Allison's Book Bag

Song of the Trees by Mildred Taylor

Posted on: June 2, 2012

Sometimes I think I am a difficult book reviewer to please. One minute, I fault an author for leaving too many loose ends. The next minute, I fault an author for tying together too many of those loose ends. Yet the longer I review books, the more I feel that writing a good book is like catching lightning in a bottle. Song of the Trees by Mildred Taylor is an excellent example of a story that could have been composed wrongly in so many ways. It is the sign of a truly talented author that Mildred Taylor gets it right.

On its simplest level, Song of the Trees by Mildred Taylor is about a place that is special to Cassie Logan. The family’s land is partially-forested and this forest surrounds their house in a strong and sheltering way. The trees whisper a song of greeting every morning to Cassie. When Cassie is playing with her siblings, she likes to shout back a response. Stacey, her older brother, protests that it’s just the wind she hears but Cassie knows different. When she plays tag with her clan of siblings, the trees even seem to tap her with their lower branches. But, one day as the Logan children race through the forest, the trees don’t join in their laughter. Instead, they respond with an uneasy silence. This is when Cassie notices the huge white X’s on the oldest trees. When she overhears two white men, she realizes with horror that the family’s beloved trees are slated to be cut down.

In some ways, Song of the Trees is not an original story. Many feel-good ecological tales have been told (and will continue to be told) about the fight to save some piece of land for one reason or another. It’s the way Taylor composes Song of The Trees that is original. For one thing, despite their protest, the children are not able to stop the destruction. Instead they have to endure three days of listening “to the foreign sounds of steel against the trees and the thunderous roar of those ancient loved ones as they crashed upon the earth”. Taylor writes in its preface that Song of the Trees is based on a true incident and that her father’s description of the giant trees, the coming of the lumberman, and the aftermath made her feel as if she were present. She hopes that her readers will be as moved by the story as she was. At least with this reader, she succeeded. As she poetically described the quiet of the forest with its now-open spaces, I found myself reflecting upon the woods which are nearby my hometown and hoping that I never see their demise.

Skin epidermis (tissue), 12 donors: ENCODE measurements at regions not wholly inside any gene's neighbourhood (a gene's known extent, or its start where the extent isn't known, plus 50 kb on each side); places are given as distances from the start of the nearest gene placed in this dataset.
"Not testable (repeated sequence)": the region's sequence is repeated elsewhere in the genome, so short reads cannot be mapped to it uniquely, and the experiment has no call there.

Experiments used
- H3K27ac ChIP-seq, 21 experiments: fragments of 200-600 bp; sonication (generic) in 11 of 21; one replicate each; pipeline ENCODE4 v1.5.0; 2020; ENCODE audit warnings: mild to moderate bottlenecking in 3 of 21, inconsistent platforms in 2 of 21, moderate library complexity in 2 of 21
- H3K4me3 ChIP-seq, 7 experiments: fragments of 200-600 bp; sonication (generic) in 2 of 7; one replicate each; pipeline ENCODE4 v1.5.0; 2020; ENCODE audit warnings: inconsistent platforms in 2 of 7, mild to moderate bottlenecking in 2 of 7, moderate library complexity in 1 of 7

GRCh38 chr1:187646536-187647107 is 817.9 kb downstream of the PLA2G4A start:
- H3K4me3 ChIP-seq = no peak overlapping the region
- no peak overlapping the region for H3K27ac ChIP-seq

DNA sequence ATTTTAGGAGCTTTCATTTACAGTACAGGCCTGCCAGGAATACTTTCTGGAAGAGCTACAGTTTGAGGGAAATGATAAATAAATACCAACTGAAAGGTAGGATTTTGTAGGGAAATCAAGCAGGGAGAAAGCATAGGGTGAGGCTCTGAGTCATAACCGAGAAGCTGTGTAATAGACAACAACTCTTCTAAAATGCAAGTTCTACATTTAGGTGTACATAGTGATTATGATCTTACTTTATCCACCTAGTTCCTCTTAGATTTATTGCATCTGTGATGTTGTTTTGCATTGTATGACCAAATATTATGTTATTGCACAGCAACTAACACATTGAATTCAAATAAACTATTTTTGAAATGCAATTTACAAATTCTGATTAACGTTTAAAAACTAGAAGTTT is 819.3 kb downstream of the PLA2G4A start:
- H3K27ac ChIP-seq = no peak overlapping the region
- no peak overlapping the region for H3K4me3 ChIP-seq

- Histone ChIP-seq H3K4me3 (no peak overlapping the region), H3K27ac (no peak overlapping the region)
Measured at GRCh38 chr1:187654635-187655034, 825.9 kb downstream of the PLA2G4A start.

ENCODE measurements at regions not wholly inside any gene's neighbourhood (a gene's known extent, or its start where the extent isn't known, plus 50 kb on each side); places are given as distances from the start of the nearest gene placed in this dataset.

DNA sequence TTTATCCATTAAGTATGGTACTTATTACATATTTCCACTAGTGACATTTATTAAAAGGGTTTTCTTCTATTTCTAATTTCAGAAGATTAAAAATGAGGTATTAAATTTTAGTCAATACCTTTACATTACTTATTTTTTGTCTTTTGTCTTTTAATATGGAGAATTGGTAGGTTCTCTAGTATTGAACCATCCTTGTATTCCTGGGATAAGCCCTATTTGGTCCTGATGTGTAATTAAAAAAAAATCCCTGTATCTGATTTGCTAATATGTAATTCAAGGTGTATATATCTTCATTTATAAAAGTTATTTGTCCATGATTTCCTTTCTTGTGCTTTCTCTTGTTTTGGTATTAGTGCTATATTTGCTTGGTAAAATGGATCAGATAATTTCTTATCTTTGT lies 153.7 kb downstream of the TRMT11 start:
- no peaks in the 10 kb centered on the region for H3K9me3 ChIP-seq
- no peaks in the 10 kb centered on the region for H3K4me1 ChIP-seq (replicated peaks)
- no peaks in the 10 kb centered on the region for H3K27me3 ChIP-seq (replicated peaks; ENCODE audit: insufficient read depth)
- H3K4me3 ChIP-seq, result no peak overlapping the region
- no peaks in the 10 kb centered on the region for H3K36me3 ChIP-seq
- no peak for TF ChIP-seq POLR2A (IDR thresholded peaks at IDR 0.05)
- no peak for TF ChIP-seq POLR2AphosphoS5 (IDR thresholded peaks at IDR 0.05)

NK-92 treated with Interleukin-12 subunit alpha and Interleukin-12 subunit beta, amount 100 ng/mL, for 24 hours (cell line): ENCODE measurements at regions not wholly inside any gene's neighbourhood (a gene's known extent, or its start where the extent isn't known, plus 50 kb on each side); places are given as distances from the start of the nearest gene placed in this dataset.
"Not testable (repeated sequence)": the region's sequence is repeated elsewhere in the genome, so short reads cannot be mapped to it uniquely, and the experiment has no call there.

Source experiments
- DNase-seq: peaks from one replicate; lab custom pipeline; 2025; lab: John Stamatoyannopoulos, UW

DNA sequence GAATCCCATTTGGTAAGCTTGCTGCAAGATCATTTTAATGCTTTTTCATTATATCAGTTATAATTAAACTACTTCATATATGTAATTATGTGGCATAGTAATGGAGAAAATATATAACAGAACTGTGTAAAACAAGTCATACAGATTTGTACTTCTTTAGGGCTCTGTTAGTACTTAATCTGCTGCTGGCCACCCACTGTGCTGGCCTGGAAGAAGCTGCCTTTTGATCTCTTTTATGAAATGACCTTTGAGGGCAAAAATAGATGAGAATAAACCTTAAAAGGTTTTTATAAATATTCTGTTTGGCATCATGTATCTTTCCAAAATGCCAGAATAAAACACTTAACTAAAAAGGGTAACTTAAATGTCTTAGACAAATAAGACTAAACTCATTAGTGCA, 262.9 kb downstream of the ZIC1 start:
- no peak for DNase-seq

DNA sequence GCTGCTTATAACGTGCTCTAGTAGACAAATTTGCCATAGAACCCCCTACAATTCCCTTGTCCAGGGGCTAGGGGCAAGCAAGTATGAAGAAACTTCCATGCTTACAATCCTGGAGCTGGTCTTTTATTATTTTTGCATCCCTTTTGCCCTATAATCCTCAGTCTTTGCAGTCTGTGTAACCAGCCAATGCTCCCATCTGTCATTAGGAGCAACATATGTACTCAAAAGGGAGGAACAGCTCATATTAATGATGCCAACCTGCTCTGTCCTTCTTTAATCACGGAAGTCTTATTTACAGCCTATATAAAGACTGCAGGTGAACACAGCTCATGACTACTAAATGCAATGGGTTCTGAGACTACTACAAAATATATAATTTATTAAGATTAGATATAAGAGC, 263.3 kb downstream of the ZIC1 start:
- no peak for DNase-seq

I also like how realistically the Logan children react. At first, they simply mutter their complaints around the adults who are discussing the sale of the trees. However, as the days drag on and the devastation of the Logan land seems endless, the children become curious. They venture onto the trails which used to be lined with their trees. When ordered by a lumberman to go home, they refuse and things quickly get out of hand. Unlike in many feel-good ecological tales, the Logans aren’t crafty children who have concocted clever plans to save their world. Basically, they’re just average kids whose world is being stripped away from them. Unfortunately, they’re also black kids in the 1930’s who are defying white adults. And that can be a dangerous combination.

Even in her conclusion, Taylor weaves an elegant balance. On one level, Song of the Trees is about seeing the wrongful destruction of a place one loves. There’s even a deeper level, one which Taylor instills in all her stories of the Logan family, which is the value of self-respect. Taylor has the benefit of being able to tap into her family’s own history, but many auto-biographical novels have failed to invoke the proper emotional tone. Taylor always does, which is why I keep reading her books.

My rating? Read it: Borrow from your library or a friend. It’s worth your time.

How would you rate this book?


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I am focusing this year on other commitments. Once a month, I’ll post reviews of Advanced Reader Copies. Titles will include: Freddy Frogcaster and the Flash Flood by Janice Dean, One Two by Igor Eliseev, Incredible Magic of Being by Kathyrn Erskine, Dragon Grammar Book by Diane Robinson, and Wide as the Wind by Edward Stanton.



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